My grandfather, 21-year-old John Mawbey Jnr, the eldest child of John and Sarah Mawbey, was staying with his uncle in the Palmer Street house when his mother and three younger siblings were murdered at Breelong.
He was trying to enlist to go at fight for the British at the Boer War in South Africa.
Little did he know that a much more important battle in terms of his own life was being waged on a cold winter's night inside his own home at Breelong.

Sunday, May 15, 2011


After Jimmy was captured near Wingham, a constable in charge of him told The Evening News that he had said:
"The next scene will be the rope. I would not mind if it were this minute. I've made a name for myself."
Was 'making a name' for himself something he was proud of?
Was it what he had wanted all along?
Was it one of the reasons he married a white girl?
Or did it only become important to him after he had committed his first murders at Breelong and knew that his time as a free man was almost up?
His friend and 'fall guy', Jacky Underwood told police that after these murders, Jimmy wanted to kill his wife Ethel and son, but that he had prevented it.
Jimmy had responded with defiance saying:
"That's nothing. I don't care whether I married to her or not. I want to be the greatest murderer in New South Wales. I'll do for the first man I come across, either man or woman. I don't care a ____." (Source: Moore and Williams, p.45)
At this time he had already murdered the two women who had put him down, shown him disrespect, for marrying a white woman, Mrs Sarah Mawbey and the school teacher, Ellen Kerz.
They had been his two prime targets at the Mawbey household at Breelong.
It was him they had blamed for the socially unacceptable interracial marriage, not his white wife, Ethel.
When Jimmy and his brother Joe turned up at the abode of his next murder victim, 70-year-old Alexander (Sandy) McKay, who they despatched brutally in the backyard before approaching the house, Jimmy boldly announced to its occupants: "We are murderers."
There was something childlike about this boastful statement.
When McKay's wife asked him not to kill her, he agreed and kept his word.
Yet he had shown no mercy at Breelong and would not show any at his next destination, the O'Brien home at Merriwa.

Friday, May 13, 2011


There are many tragic aspects to the Jimmy Governor story, including what happened to him.
He was good looking and athletic, talkative and sociable and worked for his own keep instead of relying on the government for food rations.
Young white women found him very attractive and Ethel was not the only one to fall pregnant to him out of wedlock.
What I find particularly touching is his tendency to spontaneously burst into song.
It suggests he was an emotional, passionate man, ruled more by his heart than his head.
On the steamer bringing him from Taree to Sydney for his murder trial, he was singing Scottish songs, 'Bonnie Mary of Argyle' and 'Annie Laurie'.
And while he was in gaol he was singing what his goaler called 'native songs'.
It's a pity more information about them was not recorded.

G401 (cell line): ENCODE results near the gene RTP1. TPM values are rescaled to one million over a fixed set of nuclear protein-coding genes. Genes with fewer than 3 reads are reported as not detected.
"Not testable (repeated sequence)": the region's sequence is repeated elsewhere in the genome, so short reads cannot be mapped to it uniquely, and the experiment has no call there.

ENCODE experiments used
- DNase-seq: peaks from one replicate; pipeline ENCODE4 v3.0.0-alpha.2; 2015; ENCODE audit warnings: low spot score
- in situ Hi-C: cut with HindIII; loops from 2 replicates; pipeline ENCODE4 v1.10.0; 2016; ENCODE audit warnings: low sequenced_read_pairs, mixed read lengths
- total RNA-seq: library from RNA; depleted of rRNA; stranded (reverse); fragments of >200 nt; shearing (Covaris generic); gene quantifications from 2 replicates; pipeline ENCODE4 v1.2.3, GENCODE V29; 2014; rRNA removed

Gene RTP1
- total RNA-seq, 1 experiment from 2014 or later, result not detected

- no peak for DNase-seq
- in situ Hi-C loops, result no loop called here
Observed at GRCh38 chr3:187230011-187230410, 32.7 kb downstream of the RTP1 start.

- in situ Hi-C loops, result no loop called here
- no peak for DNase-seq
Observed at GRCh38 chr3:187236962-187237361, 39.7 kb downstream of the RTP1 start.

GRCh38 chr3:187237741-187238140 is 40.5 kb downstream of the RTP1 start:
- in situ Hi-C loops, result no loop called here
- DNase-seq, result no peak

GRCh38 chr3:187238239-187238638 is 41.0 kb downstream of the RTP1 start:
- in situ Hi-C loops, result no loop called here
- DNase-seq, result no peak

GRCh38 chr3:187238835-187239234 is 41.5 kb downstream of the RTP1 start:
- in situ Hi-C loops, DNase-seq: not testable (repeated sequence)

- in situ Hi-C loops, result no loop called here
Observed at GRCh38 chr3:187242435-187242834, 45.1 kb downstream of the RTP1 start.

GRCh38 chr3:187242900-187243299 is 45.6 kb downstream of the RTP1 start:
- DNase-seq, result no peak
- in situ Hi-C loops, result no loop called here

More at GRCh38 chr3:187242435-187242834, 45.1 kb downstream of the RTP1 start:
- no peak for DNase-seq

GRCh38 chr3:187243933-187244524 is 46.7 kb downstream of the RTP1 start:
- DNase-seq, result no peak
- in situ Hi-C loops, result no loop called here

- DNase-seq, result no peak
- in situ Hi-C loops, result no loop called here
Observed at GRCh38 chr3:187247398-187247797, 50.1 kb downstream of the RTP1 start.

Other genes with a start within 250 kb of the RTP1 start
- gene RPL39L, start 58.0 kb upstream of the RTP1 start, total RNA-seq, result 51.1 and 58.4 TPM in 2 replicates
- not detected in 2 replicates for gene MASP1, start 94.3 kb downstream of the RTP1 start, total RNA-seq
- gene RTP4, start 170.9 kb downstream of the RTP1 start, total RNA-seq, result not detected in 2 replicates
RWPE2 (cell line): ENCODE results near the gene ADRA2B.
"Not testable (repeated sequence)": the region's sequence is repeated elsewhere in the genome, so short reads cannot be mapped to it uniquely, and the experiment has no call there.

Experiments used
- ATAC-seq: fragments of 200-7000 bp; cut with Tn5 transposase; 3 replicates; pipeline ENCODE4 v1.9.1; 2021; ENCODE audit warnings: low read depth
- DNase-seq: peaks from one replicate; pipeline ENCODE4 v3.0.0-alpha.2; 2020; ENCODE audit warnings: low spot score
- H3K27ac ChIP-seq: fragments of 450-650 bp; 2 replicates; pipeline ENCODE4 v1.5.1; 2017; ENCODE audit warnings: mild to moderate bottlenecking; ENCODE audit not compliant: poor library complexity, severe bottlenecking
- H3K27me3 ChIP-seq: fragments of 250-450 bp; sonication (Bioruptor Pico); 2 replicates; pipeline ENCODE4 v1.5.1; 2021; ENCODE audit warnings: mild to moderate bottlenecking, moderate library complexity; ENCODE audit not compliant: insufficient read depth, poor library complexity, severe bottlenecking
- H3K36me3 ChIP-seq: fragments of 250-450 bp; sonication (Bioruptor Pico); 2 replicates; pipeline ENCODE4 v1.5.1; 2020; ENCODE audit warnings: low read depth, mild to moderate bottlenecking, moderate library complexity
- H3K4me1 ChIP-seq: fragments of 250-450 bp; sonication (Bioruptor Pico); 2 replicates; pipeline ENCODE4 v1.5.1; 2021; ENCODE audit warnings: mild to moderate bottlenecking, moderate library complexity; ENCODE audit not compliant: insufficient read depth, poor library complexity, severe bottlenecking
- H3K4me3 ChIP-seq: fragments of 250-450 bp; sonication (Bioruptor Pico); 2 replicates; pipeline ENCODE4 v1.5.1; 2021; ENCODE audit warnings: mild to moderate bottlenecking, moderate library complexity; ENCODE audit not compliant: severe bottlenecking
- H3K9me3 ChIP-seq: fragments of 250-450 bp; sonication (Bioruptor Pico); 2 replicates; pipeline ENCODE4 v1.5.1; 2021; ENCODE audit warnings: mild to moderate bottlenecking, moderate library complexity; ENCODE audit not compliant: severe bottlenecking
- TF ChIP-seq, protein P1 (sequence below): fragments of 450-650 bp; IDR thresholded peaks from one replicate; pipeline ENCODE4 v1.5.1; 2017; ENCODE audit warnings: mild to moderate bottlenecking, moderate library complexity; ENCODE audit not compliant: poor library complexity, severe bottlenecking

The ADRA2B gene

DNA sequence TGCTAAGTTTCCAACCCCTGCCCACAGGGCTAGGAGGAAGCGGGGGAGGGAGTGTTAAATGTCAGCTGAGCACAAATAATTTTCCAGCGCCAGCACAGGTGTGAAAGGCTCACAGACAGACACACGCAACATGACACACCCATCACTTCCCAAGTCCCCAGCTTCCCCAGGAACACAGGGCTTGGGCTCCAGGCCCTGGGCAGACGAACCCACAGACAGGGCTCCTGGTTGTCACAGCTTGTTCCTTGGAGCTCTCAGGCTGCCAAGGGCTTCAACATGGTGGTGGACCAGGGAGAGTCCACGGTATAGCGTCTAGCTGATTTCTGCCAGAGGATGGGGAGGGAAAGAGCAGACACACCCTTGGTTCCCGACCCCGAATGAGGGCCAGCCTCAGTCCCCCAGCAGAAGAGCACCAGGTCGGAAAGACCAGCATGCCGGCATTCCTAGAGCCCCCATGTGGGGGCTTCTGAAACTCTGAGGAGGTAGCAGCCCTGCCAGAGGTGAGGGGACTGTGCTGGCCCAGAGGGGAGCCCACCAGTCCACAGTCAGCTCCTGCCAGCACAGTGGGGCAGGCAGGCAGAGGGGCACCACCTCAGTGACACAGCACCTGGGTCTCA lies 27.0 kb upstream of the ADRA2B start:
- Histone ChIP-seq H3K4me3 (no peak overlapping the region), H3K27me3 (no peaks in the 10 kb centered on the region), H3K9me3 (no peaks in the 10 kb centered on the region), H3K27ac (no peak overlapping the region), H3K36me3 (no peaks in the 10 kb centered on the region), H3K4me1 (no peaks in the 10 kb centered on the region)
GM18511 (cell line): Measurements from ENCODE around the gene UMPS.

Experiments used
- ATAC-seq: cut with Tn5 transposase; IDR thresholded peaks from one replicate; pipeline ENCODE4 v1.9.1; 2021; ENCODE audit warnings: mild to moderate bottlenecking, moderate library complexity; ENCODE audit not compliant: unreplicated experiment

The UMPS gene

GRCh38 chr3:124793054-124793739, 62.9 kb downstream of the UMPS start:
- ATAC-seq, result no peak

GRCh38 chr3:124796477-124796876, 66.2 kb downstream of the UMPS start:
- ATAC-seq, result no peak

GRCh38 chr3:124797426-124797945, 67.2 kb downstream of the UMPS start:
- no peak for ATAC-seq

This may have helped determine what 'tribe' he was from.
A journalist on the steamer who reported the songs Jimmy was singing, also said he was a heavy smoker and good at four-handed euchre (card game).
He was very chatty and open, but also had 'a quiet reserve which seems to be natural to him'.
The reporter said:
The outlaw has no trace in his speech of the usual dialect of the Aboriginal.
His language is just the same as that of any white Australian, native-born or of English descent.
His grammar is not, of course, of the most elegant description, but his only dialect is the dialect of the average bush labourer.
He is a master of the latest slang terms and freely uses 'flash' talk and slang in his conversation.
He never says he ran away.
He always 'slithered'.
'Slithered' is a favourite words of his.
Jimmy's totemic animal, the goanna (large lizard), would also have 'slithered'.
The journalist also observed that Jimmy did not seem at all anxious to hide a single detail of his days during the period in which his name was a terror to thousands.

Wednesday, May 11, 2011


It is said that the Governor family were of the Wiradjuri tribe, noted for its warriors.
They were once the biggest tribe in New South Wales with the town of Mudgee within its northern border.
The territory further north was occupied by the Kamilaroi, and it is to this tribe I am starting to suspect the Governor family belonged.
The Kamilaroi were the second biggest tribe.
Its people occupied the land around Singleton in the Upper Hunter Valley and further north around Tamworth.
They also were on the Barwon and Namoi Rivers, the places where Jimmy Governor's father, Tommy, claimed to have been born.
Jimmy's maternal grandmother was a Wonnarua woman from the Upper Hunter area.
My reasons for thinking this are:
1) When Jimmy and Joe were on the run from the law, they initially stayed within Kamilaroi territory.
One of the reports I have read about Jimmy's capture said that he could give all the details of the country he travelled through until after he left Cobark, east of the Barrington Tops and west of Gloucester.
This could have been because he was now out of familiar Kamilaroy country and in that of the Kuringgai people (see Fraser's map).
Jimmy would have been educated about his country during his initiation at puberty.